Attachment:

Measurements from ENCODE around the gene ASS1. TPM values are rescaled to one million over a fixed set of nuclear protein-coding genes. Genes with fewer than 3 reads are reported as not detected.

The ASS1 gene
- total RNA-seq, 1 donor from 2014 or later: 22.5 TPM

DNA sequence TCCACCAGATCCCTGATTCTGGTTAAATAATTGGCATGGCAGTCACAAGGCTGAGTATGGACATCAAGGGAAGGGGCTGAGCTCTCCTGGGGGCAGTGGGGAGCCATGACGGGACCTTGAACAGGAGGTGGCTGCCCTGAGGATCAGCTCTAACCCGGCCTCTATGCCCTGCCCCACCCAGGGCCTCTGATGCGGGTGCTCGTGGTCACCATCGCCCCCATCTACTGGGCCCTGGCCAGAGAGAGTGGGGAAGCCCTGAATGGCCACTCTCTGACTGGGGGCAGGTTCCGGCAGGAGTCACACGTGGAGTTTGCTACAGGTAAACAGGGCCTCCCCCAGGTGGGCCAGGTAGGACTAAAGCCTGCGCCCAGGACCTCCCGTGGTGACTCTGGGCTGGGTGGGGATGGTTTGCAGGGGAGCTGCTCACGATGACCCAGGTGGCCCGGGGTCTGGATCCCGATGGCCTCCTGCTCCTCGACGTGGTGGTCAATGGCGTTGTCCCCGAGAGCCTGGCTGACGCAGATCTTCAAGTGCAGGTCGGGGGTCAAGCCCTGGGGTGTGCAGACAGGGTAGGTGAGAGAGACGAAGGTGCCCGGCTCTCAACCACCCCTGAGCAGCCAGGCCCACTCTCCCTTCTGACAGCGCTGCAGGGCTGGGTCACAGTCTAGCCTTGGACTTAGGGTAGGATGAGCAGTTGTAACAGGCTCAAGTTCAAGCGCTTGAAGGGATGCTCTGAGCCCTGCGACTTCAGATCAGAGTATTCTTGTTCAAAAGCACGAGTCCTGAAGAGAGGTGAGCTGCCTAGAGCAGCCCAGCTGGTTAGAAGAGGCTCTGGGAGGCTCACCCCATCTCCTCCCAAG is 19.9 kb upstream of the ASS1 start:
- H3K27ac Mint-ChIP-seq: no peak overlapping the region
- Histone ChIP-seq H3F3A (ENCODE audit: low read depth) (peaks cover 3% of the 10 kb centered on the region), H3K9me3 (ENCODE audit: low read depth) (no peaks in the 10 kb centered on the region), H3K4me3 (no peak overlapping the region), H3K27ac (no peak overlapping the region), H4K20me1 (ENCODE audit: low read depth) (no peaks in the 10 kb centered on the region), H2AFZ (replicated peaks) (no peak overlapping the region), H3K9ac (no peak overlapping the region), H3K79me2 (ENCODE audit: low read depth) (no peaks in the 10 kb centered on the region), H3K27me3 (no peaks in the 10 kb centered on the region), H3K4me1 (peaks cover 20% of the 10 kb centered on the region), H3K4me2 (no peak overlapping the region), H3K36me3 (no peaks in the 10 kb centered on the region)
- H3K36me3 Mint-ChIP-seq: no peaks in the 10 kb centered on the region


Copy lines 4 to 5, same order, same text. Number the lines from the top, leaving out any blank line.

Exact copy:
DNA sequence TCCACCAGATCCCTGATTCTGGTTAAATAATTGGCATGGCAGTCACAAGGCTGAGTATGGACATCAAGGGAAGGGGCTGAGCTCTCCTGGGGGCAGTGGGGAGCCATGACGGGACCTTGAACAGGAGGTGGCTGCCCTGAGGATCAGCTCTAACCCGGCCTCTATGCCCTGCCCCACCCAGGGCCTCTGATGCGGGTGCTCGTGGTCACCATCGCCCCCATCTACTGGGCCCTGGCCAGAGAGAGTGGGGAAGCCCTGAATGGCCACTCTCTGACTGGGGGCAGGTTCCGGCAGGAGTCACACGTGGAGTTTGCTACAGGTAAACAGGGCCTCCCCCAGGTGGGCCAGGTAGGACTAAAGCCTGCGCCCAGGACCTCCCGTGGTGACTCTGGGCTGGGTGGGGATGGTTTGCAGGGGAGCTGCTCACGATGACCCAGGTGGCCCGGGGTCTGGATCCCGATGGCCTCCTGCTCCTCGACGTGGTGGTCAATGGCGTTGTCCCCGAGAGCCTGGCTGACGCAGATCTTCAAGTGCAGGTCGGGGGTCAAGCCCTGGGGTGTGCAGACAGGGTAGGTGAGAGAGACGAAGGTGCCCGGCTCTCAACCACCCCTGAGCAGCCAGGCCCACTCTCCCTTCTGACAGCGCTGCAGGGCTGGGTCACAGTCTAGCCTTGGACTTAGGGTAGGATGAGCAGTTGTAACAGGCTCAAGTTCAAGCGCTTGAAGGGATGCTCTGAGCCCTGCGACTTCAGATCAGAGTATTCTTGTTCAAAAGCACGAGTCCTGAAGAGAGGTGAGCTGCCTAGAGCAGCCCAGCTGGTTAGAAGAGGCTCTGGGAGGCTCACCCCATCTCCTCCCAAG is 19.9 kb upstream of the ASS1 start:
- H3K27ac Mint-ChIP-seq: no peak overlapping the region